Soil Conditions in Natural, Declining and Restored Heathlands Influence Plant–Pollinator Interactions of Calluna vulgaris

Authors

  • Eduardo de la Peña,

    Corresponding author
    1. Terrestrial Ecology Unit (TEREC), Department of Biology, Faculty of Sciences, Ghent University, K.L. Ledeganckstraat 35, 9000, Ghent, Belgium
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  • Helena Van De Velde,

    1. Terrestrial Ecology Unit (TEREC), Department of Biology, Faculty of Sciences, Ghent University, K.L. Ledeganckstraat 35, 9000, Ghent, Belgium
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  • Luc Lens,

    1. Terrestrial Ecology Unit (TEREC), Department of Biology, Faculty of Sciences, Ghent University, K.L. Ledeganckstraat 35, 9000, Ghent, Belgium
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  • Dries Bonte

    1. Terrestrial Ecology Unit (TEREC), Department of Biology, Faculty of Sciences, Ghent University, K.L. Ledeganckstraat 35, 9000, Ghent, Belgium
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E. d. l. Peña, email eduardo.delapena@ugent.be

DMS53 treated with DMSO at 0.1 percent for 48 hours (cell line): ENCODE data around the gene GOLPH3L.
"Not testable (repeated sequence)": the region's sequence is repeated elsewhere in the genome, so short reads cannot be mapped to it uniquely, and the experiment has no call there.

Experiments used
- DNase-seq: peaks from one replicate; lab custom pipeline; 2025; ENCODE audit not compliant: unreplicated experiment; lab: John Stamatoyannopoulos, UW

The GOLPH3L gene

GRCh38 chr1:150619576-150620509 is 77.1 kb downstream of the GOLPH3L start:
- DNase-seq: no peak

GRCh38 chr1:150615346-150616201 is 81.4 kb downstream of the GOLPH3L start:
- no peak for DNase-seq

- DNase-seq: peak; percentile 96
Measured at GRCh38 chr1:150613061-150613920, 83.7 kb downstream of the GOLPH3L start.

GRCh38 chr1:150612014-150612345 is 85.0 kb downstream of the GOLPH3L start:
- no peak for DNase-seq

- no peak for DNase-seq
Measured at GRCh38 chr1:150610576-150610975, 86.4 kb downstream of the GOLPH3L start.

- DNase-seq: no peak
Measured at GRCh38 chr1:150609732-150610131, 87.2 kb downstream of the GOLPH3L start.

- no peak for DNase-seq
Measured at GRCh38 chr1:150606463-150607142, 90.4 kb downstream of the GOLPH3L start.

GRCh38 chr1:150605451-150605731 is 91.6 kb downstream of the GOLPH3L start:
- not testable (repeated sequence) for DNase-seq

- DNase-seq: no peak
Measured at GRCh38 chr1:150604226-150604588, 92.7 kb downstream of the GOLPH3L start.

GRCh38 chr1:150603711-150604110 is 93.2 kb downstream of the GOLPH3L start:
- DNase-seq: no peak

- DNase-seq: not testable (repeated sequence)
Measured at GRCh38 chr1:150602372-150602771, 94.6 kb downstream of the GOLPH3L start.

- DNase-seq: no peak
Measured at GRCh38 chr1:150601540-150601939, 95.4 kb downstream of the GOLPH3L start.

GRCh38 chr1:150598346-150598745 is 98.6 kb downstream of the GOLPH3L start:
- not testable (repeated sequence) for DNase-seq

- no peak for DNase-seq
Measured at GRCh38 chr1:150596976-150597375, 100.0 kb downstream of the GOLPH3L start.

Abstract

We hypothesized that the contrasting soil conditions resulting from different historical land use in heathlands mediate the interactions of Calluna vulgaris with pollinators. We compared using a common garden experiment, the flowering phenology, the interaction with pollinators, and the colonization by ericoid mycorrhiza of mature C. vulgaris on three types of soils namely: (1) natural rhizospheric soil collected in a natural heath, (2) soil from an arable land recently restored into a heathland, and (3) soil of C. vulgaris from an area in which a high degree of heterospecific competition with perennial grasses occurred. The results of the experiment showed a strong effect of soil on flower phenology and synchrony. There was also an interaction with pollinators because not only did visitation rates depend on soil provenance but also the choice of plant by the pollinator, at least for honeybees, was affected by soil provenance. An a posteriori correlation analysis suggests that ericoid mycorrhizal fungi and not abiotic conditions across the different soil provenances may be involved in the interaction between plants and pollinators. The results obtained from this study highlight the importance of soil processes to understand plant–pollinator interactions and point at plant–soil feedbacks as an important mechanism for understanding heathland ecology.

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